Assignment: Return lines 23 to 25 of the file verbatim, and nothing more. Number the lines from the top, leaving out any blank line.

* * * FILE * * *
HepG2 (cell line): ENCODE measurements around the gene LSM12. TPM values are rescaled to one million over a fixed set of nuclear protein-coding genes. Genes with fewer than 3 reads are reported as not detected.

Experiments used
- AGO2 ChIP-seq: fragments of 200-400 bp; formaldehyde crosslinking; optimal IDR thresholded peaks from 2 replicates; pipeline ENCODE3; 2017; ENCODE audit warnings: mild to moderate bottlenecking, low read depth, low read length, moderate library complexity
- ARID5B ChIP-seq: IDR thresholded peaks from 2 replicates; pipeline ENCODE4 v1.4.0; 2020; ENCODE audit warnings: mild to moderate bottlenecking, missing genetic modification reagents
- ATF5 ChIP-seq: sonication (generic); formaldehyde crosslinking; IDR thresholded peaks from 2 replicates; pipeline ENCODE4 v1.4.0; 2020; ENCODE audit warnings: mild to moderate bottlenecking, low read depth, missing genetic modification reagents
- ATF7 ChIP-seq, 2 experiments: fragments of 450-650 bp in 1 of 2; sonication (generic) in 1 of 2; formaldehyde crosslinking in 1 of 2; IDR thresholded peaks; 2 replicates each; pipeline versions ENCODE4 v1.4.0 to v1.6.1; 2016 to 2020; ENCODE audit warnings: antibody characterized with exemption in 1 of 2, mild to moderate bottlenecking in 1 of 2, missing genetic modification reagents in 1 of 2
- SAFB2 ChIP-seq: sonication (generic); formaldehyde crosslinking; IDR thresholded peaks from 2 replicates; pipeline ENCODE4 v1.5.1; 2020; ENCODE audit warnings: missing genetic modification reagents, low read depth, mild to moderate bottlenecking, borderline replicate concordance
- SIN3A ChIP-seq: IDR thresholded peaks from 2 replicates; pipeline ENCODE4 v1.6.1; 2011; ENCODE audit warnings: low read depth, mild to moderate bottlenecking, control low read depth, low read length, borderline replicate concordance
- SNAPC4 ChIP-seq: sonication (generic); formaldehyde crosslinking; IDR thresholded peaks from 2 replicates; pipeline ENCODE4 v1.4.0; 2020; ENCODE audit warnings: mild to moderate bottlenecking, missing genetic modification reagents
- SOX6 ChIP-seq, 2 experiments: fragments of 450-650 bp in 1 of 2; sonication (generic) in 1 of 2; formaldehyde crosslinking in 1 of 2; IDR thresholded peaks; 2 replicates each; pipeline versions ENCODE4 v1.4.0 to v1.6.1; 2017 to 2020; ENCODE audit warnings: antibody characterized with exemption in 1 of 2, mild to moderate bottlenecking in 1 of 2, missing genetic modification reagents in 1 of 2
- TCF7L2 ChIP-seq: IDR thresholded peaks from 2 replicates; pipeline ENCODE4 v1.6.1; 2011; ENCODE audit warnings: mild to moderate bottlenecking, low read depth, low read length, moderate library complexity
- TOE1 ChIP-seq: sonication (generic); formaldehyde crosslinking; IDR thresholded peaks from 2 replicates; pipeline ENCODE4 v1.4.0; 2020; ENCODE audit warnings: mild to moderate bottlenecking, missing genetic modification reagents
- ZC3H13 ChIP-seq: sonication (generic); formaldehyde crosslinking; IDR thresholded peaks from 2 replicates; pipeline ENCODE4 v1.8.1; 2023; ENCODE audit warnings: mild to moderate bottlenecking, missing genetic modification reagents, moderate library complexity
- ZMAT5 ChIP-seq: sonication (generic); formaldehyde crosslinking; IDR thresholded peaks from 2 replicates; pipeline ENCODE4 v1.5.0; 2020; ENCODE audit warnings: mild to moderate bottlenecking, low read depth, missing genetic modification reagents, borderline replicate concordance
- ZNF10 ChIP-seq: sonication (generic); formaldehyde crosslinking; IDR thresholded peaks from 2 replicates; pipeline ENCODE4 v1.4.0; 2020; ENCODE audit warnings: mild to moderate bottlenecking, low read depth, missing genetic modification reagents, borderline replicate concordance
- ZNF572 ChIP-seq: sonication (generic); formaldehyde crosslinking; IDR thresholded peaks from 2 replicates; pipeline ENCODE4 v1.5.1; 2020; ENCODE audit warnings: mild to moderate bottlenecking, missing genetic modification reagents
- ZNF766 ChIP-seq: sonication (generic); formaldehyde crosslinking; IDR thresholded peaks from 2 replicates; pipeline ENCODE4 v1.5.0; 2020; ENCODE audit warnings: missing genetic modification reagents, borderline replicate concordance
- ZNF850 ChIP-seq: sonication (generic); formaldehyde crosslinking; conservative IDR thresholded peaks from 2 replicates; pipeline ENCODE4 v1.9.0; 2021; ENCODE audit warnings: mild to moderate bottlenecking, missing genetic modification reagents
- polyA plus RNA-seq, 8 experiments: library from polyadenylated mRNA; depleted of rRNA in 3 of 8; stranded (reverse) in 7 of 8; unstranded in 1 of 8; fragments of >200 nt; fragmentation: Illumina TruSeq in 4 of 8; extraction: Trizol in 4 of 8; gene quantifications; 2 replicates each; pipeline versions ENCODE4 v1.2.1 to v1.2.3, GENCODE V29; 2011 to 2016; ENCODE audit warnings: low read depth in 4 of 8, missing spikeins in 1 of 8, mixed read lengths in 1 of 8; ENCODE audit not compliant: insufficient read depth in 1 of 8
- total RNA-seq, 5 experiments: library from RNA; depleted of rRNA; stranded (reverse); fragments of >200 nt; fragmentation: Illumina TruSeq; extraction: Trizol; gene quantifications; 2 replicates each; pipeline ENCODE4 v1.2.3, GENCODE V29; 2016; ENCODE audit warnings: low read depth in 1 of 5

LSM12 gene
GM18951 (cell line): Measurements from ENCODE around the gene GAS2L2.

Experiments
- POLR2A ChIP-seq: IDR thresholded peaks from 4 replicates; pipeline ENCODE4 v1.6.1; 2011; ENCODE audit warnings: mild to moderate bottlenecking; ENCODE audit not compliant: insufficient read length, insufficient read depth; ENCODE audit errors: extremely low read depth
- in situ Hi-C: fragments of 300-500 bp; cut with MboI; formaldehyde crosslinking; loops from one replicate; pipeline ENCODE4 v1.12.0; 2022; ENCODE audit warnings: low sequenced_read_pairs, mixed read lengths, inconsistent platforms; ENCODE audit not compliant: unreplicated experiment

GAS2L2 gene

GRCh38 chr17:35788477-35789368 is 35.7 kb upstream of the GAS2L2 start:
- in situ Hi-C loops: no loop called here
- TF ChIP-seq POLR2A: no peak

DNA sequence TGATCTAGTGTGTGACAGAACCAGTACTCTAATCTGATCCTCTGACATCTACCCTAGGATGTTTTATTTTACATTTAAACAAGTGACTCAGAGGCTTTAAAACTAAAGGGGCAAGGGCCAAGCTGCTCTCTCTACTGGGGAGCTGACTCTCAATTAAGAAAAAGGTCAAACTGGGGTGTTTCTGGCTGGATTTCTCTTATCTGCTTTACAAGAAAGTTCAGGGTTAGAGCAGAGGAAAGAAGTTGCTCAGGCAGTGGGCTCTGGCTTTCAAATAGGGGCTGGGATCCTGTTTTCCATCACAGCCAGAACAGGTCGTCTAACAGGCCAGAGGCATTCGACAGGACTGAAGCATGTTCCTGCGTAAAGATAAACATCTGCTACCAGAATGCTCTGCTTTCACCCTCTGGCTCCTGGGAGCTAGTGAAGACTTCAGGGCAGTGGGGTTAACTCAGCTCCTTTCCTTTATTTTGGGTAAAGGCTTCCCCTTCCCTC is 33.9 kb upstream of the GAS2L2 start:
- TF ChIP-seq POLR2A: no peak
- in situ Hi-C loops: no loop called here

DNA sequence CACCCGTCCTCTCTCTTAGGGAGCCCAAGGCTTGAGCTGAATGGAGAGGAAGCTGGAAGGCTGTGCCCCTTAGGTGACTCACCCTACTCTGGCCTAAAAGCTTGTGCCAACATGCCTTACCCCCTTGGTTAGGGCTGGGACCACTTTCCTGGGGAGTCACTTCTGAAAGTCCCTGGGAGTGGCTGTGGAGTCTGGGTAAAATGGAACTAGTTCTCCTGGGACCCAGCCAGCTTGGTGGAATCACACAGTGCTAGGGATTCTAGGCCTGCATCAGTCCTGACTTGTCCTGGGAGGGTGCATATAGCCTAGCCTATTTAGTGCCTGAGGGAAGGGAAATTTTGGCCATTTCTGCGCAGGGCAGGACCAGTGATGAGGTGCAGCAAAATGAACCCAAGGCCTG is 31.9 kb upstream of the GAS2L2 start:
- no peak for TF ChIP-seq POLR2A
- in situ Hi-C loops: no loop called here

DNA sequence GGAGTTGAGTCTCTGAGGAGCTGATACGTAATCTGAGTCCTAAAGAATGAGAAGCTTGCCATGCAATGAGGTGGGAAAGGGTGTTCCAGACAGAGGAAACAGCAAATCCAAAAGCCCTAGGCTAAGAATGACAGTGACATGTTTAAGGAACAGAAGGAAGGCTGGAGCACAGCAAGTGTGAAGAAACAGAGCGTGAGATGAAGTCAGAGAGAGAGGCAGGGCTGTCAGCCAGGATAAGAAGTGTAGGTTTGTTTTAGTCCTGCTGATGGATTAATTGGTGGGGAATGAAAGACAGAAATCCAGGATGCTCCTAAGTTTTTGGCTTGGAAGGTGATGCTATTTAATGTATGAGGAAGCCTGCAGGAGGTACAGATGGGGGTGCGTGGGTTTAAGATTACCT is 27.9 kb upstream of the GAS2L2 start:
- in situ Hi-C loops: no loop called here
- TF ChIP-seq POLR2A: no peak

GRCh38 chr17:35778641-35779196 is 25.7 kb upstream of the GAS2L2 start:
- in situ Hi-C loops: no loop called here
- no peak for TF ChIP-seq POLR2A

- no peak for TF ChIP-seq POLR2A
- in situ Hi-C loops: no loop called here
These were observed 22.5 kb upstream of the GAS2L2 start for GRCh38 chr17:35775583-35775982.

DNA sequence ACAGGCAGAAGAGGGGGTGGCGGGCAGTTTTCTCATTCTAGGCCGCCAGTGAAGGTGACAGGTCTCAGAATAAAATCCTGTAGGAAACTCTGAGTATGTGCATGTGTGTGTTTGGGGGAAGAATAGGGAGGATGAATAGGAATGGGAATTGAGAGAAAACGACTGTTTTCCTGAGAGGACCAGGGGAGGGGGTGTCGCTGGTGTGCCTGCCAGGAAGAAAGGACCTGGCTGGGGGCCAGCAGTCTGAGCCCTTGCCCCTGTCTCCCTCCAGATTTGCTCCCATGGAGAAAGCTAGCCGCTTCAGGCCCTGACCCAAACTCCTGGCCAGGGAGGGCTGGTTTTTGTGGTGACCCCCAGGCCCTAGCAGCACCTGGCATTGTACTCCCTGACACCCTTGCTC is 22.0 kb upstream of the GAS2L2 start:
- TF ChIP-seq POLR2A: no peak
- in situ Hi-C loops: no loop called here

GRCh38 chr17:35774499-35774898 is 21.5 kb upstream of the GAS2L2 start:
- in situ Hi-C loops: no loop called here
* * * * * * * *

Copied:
Experiments
- POLR2A ChIP-seq: IDR thresholded peaks from 4 replicates; pipeline ENCODE4 v1.6.1; 2011; ENCODE audit warnings: mild to moderate bottlenecking; ENCODE audit not compliant: insufficient read length, insufficient read depth; ENCODE audit errors: extremely low read depth
- in situ Hi-C: fragments of 300-500 bp; cut with MboI; formaldehyde crosslinking; loops from one replicate; pipeline ENCODE4 v1.12.0; 2022; ENCODE audit warnings: low sequenced_read_pairs, mixed read lengths, inconsistent platforms; ENCODE audit not compliant: unreplicated experiment